HOUSE FOR A NOMAD

Today we received our design brief. After two weeks of analysis, without any hint of a direction towards design, it was a relief to finally discover what my final project of undergraduate was going to be. Before being assigned to the specific projects, I too was laughing with the rest of the class when “A House for a Nomad” was introduced. But now that I’ve been assigned to it, I find myself to be unusually ecstatic to begin.

I have never been excited by a project to the extent that it distracts me from the rest of my life. Sure, I’ve sacrificed my spare time to be in the studio before, but that has been out of necessity not choice. I could be socialising tonight. Most from my class are celebrating the launch of the brief by painting the town a nice shade of beige, but my mind is excited about something and will not allow me to focus on anything else.

Every aspect of the brief excites me. Recently, I have been researching psychology in architecture and I cannot imagine a client with a more interesting mindset than a nomad. As an introvert myself, I feel I could sympathise with the nomadic lifestyle a fair amount, with additional interests in material technology and sustainability – two aspects of this project that will be key. With the brief fulfilling everything I could ask of a project, this really is make or break time. If I cannot ace this project, then it might be time I realised architecture is not be for me.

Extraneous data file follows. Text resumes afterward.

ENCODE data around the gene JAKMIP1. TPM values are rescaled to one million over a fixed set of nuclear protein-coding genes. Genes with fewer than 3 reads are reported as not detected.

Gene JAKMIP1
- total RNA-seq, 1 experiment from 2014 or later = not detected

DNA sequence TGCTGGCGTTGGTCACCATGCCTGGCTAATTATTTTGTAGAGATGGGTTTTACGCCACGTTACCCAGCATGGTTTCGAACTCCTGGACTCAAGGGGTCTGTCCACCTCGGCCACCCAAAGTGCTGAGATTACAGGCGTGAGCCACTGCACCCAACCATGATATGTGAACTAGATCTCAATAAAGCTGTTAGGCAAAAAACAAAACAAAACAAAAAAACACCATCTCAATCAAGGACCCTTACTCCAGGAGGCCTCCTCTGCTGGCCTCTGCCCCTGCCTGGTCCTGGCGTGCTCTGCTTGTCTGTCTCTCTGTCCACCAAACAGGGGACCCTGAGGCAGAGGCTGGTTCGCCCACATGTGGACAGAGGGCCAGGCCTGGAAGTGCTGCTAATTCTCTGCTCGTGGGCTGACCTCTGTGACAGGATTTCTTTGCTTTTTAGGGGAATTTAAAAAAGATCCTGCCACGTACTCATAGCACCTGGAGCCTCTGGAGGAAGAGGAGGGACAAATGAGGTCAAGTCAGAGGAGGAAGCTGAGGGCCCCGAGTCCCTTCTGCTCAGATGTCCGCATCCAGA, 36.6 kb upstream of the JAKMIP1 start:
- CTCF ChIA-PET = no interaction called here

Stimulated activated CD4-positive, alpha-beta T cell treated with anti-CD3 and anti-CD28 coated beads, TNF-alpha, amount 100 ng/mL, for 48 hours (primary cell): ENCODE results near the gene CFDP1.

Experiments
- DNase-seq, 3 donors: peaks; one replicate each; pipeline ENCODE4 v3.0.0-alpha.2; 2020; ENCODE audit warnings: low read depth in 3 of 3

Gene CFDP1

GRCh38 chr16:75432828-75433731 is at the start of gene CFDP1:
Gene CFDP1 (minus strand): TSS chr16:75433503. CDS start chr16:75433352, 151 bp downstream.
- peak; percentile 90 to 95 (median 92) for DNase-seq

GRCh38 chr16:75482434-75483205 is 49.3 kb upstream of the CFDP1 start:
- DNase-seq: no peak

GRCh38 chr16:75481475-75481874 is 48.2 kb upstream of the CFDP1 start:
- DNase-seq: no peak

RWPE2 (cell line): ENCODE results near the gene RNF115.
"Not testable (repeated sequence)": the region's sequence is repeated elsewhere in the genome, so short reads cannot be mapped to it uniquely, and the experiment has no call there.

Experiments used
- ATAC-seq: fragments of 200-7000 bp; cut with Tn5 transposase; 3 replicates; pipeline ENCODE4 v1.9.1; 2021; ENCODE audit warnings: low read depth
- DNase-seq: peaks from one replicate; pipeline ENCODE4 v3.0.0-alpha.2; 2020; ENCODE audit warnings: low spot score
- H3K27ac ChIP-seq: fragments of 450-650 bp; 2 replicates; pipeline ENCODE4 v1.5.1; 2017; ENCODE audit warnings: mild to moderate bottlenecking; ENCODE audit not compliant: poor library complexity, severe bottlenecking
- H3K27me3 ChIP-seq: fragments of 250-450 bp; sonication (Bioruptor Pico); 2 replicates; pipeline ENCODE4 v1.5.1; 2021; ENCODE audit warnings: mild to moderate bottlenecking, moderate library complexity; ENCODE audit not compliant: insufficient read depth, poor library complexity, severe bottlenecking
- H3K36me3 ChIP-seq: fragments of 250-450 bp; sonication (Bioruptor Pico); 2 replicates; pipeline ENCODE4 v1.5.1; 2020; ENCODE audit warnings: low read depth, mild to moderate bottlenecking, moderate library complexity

In the coming weeks, I will be tasked with developing a complete comprehension of the nomadic lifestyle. I will be doing a lot of reading around the subjects of nomads and psychology in order to fully understand the effect this intervention will have on its inhabitants and the surrounding context. I will attempt to the evolve the form of the building holistically as I go: developing a full understanding of the site and the way materials will sit in it.

My reaction to the brief was to work on a series of collages that attempt to capture the atmosphere I would like to design. The brief describes the issue with mass housing developing pop-up buildings designed to last 20-50 years, and how the Nomad’s Rest will provide a more permanent and adaptable alternative to this wasteful practice. My initial thoughts were an impenetrable cave with carefully placed light shafts shaping the interior space.

Cave Collage

I look forward to Thursday when we get to meet our tutors, to get a better impression of what is expected for this project.

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